Fifteen years later, hundreds of communities remain without connections while water rates have risen fivefold, CAI said. Moreover the oversight board for Manila faces regulatory capture, because it is funded by the very private water companies the board is supposed to oversee, and the city’s Public Works Secretary is the former chief executive of Maynilad, its report said.
IFC disagrees with many of those findings. On the conflict of interest charges, it said the IFC like commercial banks has a Chinese wall separating its advisory services from sharing information with its lending arm. It took an equity stake in Manila Water to catalyse other private investors who gain confidence in projects when the World Bank has a stake, Mullen said.
As for services, the IFC said Manila Water has increased access to water to 99 percent of the population from 58 percent coverage 15 years ago and service is now 24 hours. The health impact is positive, with cases of diarrhoea dropping over 10 years to 4 per 1,000 people from 15. Moreover, revenues lost from leakages and poor billing have declined to 11 percent from 63 percent, Mullen said.
As for tariffs, on an inflation-adjusted basis they declined between 1997 and 2002 before starting to rise in 2003, and had the Manila government kept the water utility in public hands, rates would have risen even more sharply, he said.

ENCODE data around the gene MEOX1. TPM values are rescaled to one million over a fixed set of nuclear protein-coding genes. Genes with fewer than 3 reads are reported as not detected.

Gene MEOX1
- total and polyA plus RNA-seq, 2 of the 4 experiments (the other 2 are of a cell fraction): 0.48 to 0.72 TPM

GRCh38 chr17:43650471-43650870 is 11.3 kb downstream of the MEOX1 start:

Private sector role
The World Bank survey of public-private partnerships concludes that while privatisation is fraught with political risks and a high degree of uncertainty, it does have a valuable role to play in introducing competition to improve performance in water utilities, which often are huge inefficient bureaucracies.
Accordingly, Kim said in a June 7 letter replying to the civil society groups’ concerns that while it is keen to examine any problems with private participation in World Bank water projects, “we do not believe that our work disproportionately emphasises private ownership.”
The World Bank invested $4 billion in public sector water improvements in fiscal year 2011, dwarfing the $96 million in financing from the IFC for private sector ventures, it said. Its total portfolio that year was $57 billion, making water roughly 7 percent of its investments.
“Neither the public nor the private sector alone can meet the challenge of ensuring that everyone has sustainable access to water and sanitation services. Rather both the public and private sectors have to learn from each other to maximise delivery,” he said in the letter.
Progress meanwhile has been made in improving access to water over the past 20 years. The share of people connected to a public standpipe or protected well or spring had risen to 89 percent worldwide by 2010, up from 76 percent in 1990, the United Nations reports.